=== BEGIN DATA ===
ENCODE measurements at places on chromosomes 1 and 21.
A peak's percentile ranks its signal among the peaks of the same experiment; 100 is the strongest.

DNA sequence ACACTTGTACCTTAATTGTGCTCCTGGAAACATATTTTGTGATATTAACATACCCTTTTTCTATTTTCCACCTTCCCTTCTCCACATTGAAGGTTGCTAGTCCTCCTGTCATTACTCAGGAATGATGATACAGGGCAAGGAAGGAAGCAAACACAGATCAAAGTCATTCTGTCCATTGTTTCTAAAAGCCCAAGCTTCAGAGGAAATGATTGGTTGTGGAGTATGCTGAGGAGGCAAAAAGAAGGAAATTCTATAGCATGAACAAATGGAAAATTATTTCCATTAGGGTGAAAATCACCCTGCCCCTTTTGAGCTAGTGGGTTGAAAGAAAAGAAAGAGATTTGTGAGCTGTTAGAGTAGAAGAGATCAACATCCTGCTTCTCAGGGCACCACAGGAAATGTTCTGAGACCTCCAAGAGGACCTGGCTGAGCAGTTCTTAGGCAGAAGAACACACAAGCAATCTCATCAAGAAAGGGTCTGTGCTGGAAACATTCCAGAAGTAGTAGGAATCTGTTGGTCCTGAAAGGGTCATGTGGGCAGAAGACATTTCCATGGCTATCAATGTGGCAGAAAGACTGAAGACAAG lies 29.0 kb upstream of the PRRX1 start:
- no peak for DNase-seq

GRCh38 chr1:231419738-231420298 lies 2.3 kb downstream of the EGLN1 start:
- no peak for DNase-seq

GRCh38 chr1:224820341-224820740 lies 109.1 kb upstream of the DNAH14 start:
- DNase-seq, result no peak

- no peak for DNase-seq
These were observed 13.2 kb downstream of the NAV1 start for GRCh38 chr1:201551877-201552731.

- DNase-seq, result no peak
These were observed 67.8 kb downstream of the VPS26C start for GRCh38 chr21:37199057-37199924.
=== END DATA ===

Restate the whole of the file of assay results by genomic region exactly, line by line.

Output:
ENCODE measurements at places on chromosomes 1 and 21.
A peak's percentile ranks its signal among the peaks of the same experiment; 100 is the strongest.

DNA sequence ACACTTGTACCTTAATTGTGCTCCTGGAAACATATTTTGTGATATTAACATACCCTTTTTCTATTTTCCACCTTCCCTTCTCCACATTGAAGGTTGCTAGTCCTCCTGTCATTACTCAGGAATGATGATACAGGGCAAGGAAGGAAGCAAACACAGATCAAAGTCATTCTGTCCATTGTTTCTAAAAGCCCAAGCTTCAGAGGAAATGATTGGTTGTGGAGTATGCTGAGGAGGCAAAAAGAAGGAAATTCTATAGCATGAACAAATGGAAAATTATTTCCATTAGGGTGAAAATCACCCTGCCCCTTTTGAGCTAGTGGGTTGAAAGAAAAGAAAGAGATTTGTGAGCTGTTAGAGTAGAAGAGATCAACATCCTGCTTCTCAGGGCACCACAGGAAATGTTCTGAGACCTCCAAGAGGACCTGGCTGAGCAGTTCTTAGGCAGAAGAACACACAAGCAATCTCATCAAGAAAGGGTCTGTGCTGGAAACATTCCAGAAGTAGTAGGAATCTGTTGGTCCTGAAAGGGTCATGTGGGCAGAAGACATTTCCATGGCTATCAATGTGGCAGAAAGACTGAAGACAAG lies 29.0 kb upstream of the PRRX1 start:
- no peak for DNase-seq

GRCh38 chr1:231419738-231420298 lies 2.3 kb downstream of the EGLN1 start:
- no peak for DNase-seq

GRCh38 chr1:224820341-224820740 lies 109.1 kb upstream of the DNAH14 start:
- DNase-seq, result no peak

- no peak for DNase-seq
These were observed 13.2 kb downstream of the NAV1 start for GRCh38 chr1:201551877-201552731.

- DNase-seq, result no peak
These were observed 67.8 kb downstream of the VPS26C start for GRCh38 chr21:37199057-37199924.